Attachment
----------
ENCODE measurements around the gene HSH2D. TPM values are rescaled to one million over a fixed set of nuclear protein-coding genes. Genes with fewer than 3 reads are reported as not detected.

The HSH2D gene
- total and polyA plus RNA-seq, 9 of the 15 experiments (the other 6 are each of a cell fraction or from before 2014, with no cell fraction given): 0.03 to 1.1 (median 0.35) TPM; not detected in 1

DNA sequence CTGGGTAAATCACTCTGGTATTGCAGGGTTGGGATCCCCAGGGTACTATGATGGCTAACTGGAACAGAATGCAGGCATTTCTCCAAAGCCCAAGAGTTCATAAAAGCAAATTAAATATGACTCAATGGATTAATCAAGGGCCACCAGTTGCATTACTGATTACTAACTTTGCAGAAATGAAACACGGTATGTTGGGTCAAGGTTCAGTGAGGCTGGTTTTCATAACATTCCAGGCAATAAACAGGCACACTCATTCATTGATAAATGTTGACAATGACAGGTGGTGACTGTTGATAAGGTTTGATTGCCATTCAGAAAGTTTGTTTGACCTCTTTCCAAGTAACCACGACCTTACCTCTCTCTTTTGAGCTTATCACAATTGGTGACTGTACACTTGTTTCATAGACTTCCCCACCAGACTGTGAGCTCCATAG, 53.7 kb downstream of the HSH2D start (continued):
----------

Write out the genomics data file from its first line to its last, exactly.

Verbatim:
ENCODE measurements around the gene HSH2D. TPM values are rescaled to one million over a fixed set of nuclear protein-coding genes. Genes with fewer than 3 reads are reported as not detected.

The HSH2D gene
- total and polyA plus RNA-seq, 9 of the 15 experiments (the other 6 are each of a cell fraction or from before 2014, with no cell fraction given): 0.03 to 1.1 (median 0.35) TPM; not detected in 1

DNA sequence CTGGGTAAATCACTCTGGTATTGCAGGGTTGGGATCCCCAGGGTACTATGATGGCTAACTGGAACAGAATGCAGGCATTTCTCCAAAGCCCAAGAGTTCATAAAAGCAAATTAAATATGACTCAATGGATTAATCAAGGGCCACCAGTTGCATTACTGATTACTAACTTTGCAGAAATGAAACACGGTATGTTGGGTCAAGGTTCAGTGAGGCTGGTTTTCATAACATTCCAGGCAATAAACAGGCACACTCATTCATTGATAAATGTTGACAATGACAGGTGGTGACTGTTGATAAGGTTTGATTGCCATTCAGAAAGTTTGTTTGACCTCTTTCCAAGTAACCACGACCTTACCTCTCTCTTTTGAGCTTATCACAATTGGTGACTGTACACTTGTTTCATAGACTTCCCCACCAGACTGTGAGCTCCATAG, 53.7 kb downstream of the HSH2D start (continued):